A divided Clayton Town Council on Tuesday tried but failed to find a way to deny or delay the planned Brookside development off of Amelia Church Road.
Though traffic concerns lingered after a public hearing, the 3-2 vote to approve the 38-lot subdivision owed more to town codes than council sentiment.
Brookside’s developer, Clayton NDJC, will seek a two-year construction entrance off of N.C. 42, but ultimately, Brookside residents will be able to access their homes only via Satinwood Drive in neighboring Wynston subdivision.
“I’ve never spent so much time on a 38-lot subdivision,” Jerry Dalton, the project’s engineer, said during the public hearing. “We’ve done our best to be well prepared, played by the rules and done everything to fulfill our requirements. ... I have chased every rabbit you can chase.”
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Opposition to Brookside came exclusively from Wynston residents, who will see added traffic on Breeze Lane and Satinwood Drive once the development comes to fruition. Brookside’s 20 acres are in a corner between Amelia Church Road and N.C. 42 but are hemmed in by a mixed-use parcel to the west and wetlands to the south.
Clayton planning director David DeYoung said the N.C. Department of Transportation is reluctant to agree to a permanent entrance off of N.C. 42, which it plans to widen, but has all but promised a temporary construction entrance.
Council members debated whether a temporary construction entrance was enough, but they stopped short of making it a requirement for Brookside to move forward. Instead, Breeze Lane in Wynston will be the construction entrance if the state doesn’t OK the temporary entrance off of N.C. 42.
“There’s a reason you’ve spent so much time on this 38-lot project,” said Wynston resident Eric Ballard. “This is not the right project for the neighborhood.”
Nearly all council members voiced concerns over increased traffic on Breeze Lane and Satinwood Drive. But because Brookside is just 38 homes, it doesn’t meet the DOT’s threshold of 100 peak-hour trips to trigger a traffic study.
“I’m not as concerned with the construction entrance as I am with the 38 homes,” said Councilman Art Holder. “They should have an entrance” off of N.C. 42.
DeYoung said the town couldn’t deny Brookside access to Satinwood Drive because it is a public street. “When Wynston was developed, they put in a stub-out street,” he said. “To me, it would be inverse condemnation to deny public access.”
The streets of Wynston can look quite narrow when cars are parked on the curb instead of in driveways. Wynston resident Mike Orlowski, speaking for his neighbors, described Satinwood as one long blind spot.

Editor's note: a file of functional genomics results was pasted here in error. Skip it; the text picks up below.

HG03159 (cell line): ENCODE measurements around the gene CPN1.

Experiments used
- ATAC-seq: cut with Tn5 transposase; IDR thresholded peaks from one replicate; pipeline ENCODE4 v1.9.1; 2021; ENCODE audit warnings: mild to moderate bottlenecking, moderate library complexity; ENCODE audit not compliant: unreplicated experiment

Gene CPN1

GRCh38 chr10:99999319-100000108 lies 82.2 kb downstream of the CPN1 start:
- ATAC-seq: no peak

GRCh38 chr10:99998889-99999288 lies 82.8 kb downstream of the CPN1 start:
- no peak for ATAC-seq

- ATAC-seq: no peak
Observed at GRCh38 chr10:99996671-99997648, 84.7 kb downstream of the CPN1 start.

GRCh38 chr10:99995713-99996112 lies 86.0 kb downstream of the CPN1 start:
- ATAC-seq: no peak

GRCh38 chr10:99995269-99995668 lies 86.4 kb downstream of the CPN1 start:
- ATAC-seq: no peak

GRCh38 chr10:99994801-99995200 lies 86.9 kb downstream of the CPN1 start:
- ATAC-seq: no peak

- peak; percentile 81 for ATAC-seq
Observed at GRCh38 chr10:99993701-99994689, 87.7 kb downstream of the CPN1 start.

“The roads may be built to DOT standards, but that doesn’t mean the curvature of the road isn’t a safety issue,” he said. “We live it every day.”
One week before the council planed to vote on Brookside, Councilmen Bob Satterfield and Butch Lawter met with about 40 Wynston residents, who chose the dead end of Satinwood Drive for the meeting. While the town’s planning board and staff said Brookside fell in line with Clayton's zoning rules and future land-use plans, residents asked if there was any other way.
“So what you’re telling us is that a developer can come in and do whatever they want and you can’t do anything about it?” said Anne Roux, one of the meeting’s organizers.
“That’s pretty much it, yes,” Satterfield said. “If they can meet our zoning requirements, we have to allow it.”
In approving Brookside, the council rezoned the land from residential lots of 10,000 square feet to lots of 8,000 square feet, though not all lots will be that small.
Dalton, the project engineer, said the developer’s proposal was an effort to overcome the land’s limitations. “They’re not trying to grab lots,” he said of the developer. “Given the cost of the land and being encumbered by some environmental constraints, the developer looked to find a better way.”
That better way turned out to be through Wynston.
At Tuesday’s council meeting, Satterfield told the residents he shared their concerns over traffic but only to a point.
“We’ve had projects in the past where we didn’t like something and the courts liked it a little more than we did,” he said. “I told the residents I wouldn’t be willing to fight this one in court. ... [The developer] has the right to use the stub-out street, and the town doesn’t have the right to require a second entrance. I think they’ve gone out of their way with agreeing to a temporary entrance.”
DeYoung pointed out that Brookside’s lots range from 8,200 square feet to nearly 31,000 square feet.
Efforts by Lawter to table the project and by Grannis to require a temporary entrance went nowhere, and their votes stood as the only dissent against the development.
Moving forward, Dalton pledged to include the town’s planning department in his efforts to secure a two-year entrance off of N.C. 42.
Drew Jackson: 919-553-7234, Ext. 104; @jdrewjackson